Originally from Palestine, he had worked for the Jordan Times and the Associated Press news agency before joining Al Jazeera where he worked for three years as a correspondent in Amman. He was then asked to join the team covering the 2003 war in Iraq.
On April 8, only five days after arriving in Baghdad, Ayoub was on the roof of the Al Jazeera office with cameraman Zuheir al-Iraqi, preparing to do a live report on the latest heavy bombardments when the building was hit by two US missiles.
Taysir Alouni, an Al Jazeera reporter, was downstairs when the attack happened and saw the injured Zuheir come down from the roof.
“I ran up as the shells were still falling and crawled on the roof and shouted for Tariq, but he did not answer,” Allouni said.
After the bombardment Allouni went back on to the roof and with the help of an Abu Dhabi TV correspondent, Jaber Obeid, recovered Ayoub’s body.
Later that day the nearby offices of Abu Dhabi TV were hit by a missile and the Palestine Hotel, where more than 300 journalists were staying, was struck by a US tank shell.
Two Reuters cameramen were killed and five other people were injured.
Al Jazeera staff were shocked by Ayoub’s death. “We were all really sad,” said Faisal al-Qassem, presenter of The Opposite Direction. “Our correspondents are very courageous people.”
Yasser Abu Hilalah, Al Jazeera correspondent in Amman, said: “I knew Tariq for 10 years. He was very brave, professional and a hard worker.”
Al Jazeera aired footage of Ayoub only an hour before he was killed; he was shown preparing to go live on air, leaning on sandbags and wearing a helmet and flak jacket.
US military officials stated that Ayoub’s death had been an accident and that hostile fire had been seen originating from the Al Jazeera building.
At dusk on the night of the attacks Western and Arab journalists gathered in front of the Palestine Hotel to hold prayers in memory of their colleagues.
Some broke into tears while others lit candles. A few shouted: “Stop friendly fire!”
Condemnation of the attacks, especially the targeting of Al Jazeera’s office, was swift.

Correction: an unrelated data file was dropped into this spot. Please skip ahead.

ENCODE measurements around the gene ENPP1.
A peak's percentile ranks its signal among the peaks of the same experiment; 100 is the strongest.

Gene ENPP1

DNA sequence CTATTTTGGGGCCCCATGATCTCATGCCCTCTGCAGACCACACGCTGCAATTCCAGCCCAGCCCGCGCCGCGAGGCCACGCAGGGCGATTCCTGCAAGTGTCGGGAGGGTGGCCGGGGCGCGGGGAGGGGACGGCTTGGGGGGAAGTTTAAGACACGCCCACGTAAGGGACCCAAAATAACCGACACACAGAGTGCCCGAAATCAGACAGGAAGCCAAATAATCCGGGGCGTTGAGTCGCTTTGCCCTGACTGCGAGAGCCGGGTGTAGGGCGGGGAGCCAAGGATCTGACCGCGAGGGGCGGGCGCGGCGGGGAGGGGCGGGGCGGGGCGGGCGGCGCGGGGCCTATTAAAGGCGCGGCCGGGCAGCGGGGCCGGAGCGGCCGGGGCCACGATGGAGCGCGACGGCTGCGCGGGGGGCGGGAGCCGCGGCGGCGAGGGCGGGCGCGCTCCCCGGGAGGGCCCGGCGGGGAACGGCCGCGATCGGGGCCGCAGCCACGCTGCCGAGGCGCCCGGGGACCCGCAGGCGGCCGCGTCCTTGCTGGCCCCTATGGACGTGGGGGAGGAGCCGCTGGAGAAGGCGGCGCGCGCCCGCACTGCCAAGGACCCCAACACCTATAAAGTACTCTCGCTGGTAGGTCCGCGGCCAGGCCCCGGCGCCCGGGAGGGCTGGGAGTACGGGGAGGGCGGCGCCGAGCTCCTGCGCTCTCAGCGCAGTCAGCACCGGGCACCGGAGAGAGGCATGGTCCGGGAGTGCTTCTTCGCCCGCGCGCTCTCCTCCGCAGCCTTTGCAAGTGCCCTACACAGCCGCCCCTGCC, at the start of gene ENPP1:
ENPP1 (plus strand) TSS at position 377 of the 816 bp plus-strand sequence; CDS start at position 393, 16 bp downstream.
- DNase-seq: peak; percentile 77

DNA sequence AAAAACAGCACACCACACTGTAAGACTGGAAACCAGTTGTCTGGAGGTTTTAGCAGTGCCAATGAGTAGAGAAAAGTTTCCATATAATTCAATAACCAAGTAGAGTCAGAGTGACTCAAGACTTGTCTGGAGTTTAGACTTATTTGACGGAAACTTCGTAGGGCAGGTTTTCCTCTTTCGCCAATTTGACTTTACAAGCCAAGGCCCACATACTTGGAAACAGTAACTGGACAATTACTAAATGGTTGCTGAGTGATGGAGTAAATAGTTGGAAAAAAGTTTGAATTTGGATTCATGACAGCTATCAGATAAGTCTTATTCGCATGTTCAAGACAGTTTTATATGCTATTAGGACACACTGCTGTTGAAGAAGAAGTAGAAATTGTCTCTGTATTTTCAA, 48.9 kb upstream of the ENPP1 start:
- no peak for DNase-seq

Taysir Allouni said Arab and Western journalists were in a state of anger, wondering what they should do.
“We are only witnesses of events we want to document and transmit to the world,” he said. “They [coalition forces] want these witnesses to disappear so that no one can testify to the actions they commit, whether a small or big crime.”
Another of Al Jazeera’s Baghdad correspondents, Majed Abdel Hadi, called Ayoub’s death a crime, saying: “The Al Jazeera team has no role in the war. We are only witnesses and are reporting objectively.
“This proves that the US is trying to cover the crime it commits in its war on Iraq. Targeting witnesses is the biggest crime.”
Dozens of Jordanian journalists staged a sit-in outside the Jordan Press Association in Amman calling for an end to the “massacres of journalists and civilians” in Iraq
Emile Lahoud, the Lebanese president, said it was an attempt to prevent journalists “transmitting the truth”.
Buthaina Shaaban of the Syrian foreign ministry expressed sadness for Ayoub’s death which she said was “part of the war to hide the truth from the British and US people who, if they were able to witness what is going on in Iraq, will not support this war”.
In a leader column in the Jordan Times, Sultan al-Hatab wrote: “Tariq Ayoub was a journalist who prevented the warmongers from completely narrating the story. He did so using no methods other than those of a real journalist; professionalism, independence and being a witness on the ground.”
The death, and that of other journalists, were also condemned by the International Federation of Journalists, and by Mohammed Edwan, the Jordanian information minister, who sharply denounced the US bombing as “acts in which many innocent victims are falling”.
Edwan also offered his government’s condolences to Tariq Ayoub’s family, as did everyone at Al Jazeera and many of his colleagues in journalism.
In an interview on the day of his death, Ayoub’s wife Dima said: “Eventually everyone will forget him, but we will never forget him. He is with God now.”